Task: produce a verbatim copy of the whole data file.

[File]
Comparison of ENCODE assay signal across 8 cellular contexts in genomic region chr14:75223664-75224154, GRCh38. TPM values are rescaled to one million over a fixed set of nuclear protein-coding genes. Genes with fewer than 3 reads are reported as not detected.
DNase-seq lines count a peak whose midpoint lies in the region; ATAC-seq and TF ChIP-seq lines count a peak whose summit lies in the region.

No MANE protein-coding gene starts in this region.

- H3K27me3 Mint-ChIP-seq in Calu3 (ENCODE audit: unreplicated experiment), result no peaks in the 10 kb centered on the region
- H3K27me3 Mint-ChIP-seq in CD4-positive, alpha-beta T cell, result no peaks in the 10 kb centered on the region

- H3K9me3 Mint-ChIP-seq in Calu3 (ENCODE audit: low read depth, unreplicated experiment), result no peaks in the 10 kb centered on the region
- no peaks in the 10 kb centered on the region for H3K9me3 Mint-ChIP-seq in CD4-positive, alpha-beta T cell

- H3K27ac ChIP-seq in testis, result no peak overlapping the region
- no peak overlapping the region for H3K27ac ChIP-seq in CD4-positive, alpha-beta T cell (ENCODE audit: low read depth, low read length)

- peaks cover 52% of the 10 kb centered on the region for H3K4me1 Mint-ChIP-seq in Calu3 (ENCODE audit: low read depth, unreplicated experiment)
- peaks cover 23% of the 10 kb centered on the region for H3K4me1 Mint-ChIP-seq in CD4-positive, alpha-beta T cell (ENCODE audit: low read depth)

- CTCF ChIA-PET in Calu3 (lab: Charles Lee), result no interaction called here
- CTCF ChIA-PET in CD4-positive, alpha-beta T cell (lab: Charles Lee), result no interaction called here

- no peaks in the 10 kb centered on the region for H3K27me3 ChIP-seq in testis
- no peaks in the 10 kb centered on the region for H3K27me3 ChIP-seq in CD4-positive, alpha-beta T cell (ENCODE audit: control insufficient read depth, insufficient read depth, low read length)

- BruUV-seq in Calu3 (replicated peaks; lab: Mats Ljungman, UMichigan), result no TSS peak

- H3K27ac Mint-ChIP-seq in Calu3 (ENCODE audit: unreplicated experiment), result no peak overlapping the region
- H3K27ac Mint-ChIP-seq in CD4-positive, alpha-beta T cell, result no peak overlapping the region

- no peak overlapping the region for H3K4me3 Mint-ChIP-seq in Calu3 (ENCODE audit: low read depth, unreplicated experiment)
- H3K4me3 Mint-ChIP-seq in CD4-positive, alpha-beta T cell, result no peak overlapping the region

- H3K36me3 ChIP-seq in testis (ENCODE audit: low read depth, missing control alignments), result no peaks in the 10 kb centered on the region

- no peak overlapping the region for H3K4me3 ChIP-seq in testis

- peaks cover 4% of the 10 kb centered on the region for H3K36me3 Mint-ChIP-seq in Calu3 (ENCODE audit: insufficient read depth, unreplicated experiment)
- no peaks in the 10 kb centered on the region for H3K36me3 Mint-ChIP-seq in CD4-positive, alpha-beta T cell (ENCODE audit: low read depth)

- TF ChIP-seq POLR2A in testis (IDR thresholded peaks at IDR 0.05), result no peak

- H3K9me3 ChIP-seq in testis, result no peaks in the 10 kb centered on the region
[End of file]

Comparison of ENCODE assay signal across 8 cellular contexts in genomic region chr14:75223664-75224154, GRCh38. TPM values are rescaled to one million over a fixed set of nuclear protein-coding genes. Genes with fewer than 3 reads are reported as not detected.
DNase-seq lines count a peak whose midpoint lies in the region; ATAC-seq and TF ChIP-seq lines count a peak whose summit lies in the region.

No MANE protein-coding gene starts in this region.

- H3K27me3 Mint-ChIP-seq in Calu3 (ENCODE audit: unreplicated experiment), result no peaks in the 10 kb centered on the region
- H3K27me3 Mint-ChIP-seq in CD4-positive, alpha-beta T cell, result no peaks in the 10 kb centered on the region

- H3K9me3 Mint-ChIP-seq in Calu3 (ENCODE audit: low read depth, unreplicated experiment), result no peaks in the 10 kb centered on the region
- no peaks in the 10 kb centered on the region for H3K9me3 Mint-ChIP-seq in CD4-positive, alpha-beta T cell

- H3K27ac ChIP-seq in testis, result no peak overlapping the region
- no peak overlapping the region for H3K27ac ChIP-seq in CD4-positive, alpha-beta T cell (ENCODE audit: low read depth, low read length)

- peaks cover 52% of the 10 kb centered on the region for H3K4me1 Mint-ChIP-seq in Calu3 (ENCODE audit: low read depth, unreplicated experiment)
- peaks cover 23% of the 10 kb centered on the region for H3K4me1 Mint-ChIP-seq in CD4-positive, alpha-beta T cell (ENCODE audit: low read depth)

- CTCF ChIA-PET in Calu3 (lab: Charles Lee), result no interaction called here
- CTCF ChIA-PET in CD4-positive, alpha-beta T cell (lab: Charles Lee), result no interaction called here

- no peaks in the 10 kb centered on the region for H3K27me3 ChIP-seq in testis
- no peaks in the 10 kb centered on the region for H3K27me3 ChIP-seq in CD4-positive, alpha-beta T cell (ENCODE audit: control insufficient read depth, insufficient read depth, low read length)

- BruUV-seq in Calu3 (replicated peaks; lab: Mats Ljungman, UMichigan), result no TSS peak

- H3K27ac Mint-ChIP-seq in Calu3 (ENCODE audit: unreplicated experiment), result no peak overlapping the region
- H3K27ac Mint-ChIP-seq in CD4-positive, alpha-beta T cell, result no peak overlapping the region

- no peak overlapping the region for H3K4me3 Mint-ChIP-seq in Calu3 (ENCODE audit: low read depth, unreplicated experiment)
- H3K4me3 Mint-ChIP-seq in CD4-positive, alpha-beta T cell, result no peak overlapping the region

- H3K36me3 ChIP-seq in testis (ENCODE audit: low read depth, missing control alignments), result no peaks in the 10 kb centered on the region

- no peak overlapping the region for H3K4me3 ChIP-seq in testis

- peaks cover 4% of the 10 kb centered on the region for H3K36me3 Mint-ChIP-seq in Calu3 (ENCODE audit: insufficient read depth, unreplicated experiment)
- no peaks in the 10 kb centered on the region for H3K36me3 Mint-ChIP-seq in CD4-positive, alpha-beta T cell (ENCODE audit: low read depth)

- TF ChIP-seq POLR2A in testis (IDR thresholded peaks at IDR 0.05), result no peak

- H3K9me3 ChIP-seq in testis, result no peaks in the 10 kb centered on the region